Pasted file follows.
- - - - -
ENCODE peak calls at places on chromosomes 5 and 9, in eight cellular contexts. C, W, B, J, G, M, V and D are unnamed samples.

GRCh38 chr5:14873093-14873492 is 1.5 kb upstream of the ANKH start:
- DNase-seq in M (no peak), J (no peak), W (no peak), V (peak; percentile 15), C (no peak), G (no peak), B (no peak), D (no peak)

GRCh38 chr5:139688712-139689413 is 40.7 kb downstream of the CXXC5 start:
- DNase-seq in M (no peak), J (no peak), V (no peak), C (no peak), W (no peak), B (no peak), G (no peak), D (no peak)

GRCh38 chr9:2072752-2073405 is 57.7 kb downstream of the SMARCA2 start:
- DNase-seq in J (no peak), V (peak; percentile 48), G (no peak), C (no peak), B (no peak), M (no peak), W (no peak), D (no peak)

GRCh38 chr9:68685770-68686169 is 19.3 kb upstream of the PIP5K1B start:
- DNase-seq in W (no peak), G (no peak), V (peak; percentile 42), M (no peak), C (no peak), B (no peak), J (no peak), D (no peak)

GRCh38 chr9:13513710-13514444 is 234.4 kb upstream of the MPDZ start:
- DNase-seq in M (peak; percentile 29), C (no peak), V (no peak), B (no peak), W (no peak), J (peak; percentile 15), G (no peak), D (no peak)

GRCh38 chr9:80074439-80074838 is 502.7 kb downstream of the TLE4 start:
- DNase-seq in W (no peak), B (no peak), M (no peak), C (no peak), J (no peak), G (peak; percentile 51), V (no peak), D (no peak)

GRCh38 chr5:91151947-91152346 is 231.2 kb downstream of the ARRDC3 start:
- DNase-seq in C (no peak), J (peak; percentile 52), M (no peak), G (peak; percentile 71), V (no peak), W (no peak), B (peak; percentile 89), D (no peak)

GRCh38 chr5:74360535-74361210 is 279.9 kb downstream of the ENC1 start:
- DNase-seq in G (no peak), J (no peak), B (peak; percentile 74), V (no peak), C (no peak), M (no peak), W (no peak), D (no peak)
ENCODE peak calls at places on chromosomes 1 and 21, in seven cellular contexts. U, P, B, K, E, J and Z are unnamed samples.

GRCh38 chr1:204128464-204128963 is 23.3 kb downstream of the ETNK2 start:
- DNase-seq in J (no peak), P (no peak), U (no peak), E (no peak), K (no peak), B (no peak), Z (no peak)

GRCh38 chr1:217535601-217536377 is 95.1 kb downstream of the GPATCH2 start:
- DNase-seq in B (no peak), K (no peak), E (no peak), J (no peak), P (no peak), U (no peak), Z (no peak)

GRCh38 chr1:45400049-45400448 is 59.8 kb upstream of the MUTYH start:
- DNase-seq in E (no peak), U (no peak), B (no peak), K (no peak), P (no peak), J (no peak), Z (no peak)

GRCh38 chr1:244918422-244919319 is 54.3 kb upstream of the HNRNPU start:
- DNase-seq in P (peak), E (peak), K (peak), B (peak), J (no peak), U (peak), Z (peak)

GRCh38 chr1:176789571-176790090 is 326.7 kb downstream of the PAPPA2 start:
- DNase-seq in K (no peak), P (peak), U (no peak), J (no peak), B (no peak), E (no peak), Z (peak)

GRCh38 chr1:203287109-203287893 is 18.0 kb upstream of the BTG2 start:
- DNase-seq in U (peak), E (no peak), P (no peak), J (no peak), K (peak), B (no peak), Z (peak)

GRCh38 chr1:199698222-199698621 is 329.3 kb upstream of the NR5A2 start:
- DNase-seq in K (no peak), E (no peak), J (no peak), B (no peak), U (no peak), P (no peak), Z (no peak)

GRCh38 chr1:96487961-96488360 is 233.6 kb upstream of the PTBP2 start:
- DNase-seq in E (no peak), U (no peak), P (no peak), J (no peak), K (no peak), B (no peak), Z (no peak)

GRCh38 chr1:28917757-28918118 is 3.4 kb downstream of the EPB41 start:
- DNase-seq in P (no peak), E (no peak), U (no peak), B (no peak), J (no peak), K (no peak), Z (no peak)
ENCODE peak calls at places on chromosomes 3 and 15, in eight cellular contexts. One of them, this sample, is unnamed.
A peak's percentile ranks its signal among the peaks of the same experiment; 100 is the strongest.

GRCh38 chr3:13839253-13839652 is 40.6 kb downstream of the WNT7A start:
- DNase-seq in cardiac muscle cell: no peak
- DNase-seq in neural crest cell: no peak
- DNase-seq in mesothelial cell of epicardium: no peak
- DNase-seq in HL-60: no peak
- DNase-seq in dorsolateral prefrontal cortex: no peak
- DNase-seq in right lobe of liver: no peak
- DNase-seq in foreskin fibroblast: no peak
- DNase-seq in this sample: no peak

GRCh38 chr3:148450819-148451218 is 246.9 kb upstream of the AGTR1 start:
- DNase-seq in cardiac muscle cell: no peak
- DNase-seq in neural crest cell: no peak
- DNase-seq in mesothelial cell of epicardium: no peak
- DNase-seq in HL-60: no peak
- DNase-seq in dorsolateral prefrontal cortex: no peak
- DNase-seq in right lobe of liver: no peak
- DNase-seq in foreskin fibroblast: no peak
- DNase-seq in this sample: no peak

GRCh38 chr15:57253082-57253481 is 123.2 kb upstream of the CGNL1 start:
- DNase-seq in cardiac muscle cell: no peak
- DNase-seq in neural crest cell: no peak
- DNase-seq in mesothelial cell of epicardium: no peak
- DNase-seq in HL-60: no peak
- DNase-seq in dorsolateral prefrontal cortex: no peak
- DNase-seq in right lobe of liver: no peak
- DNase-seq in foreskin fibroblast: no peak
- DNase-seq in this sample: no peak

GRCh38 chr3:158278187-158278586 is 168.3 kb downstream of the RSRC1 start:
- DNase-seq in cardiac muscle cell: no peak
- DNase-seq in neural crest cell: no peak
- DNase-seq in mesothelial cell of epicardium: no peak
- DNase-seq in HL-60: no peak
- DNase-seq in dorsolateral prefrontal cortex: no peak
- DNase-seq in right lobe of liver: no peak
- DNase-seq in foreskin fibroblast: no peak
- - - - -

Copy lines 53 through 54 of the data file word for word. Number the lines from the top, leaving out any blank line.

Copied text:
- DNase-seq in dorsolateral prefrontal cortex: no peak
- DNase-seq in right lobe of liver: no peak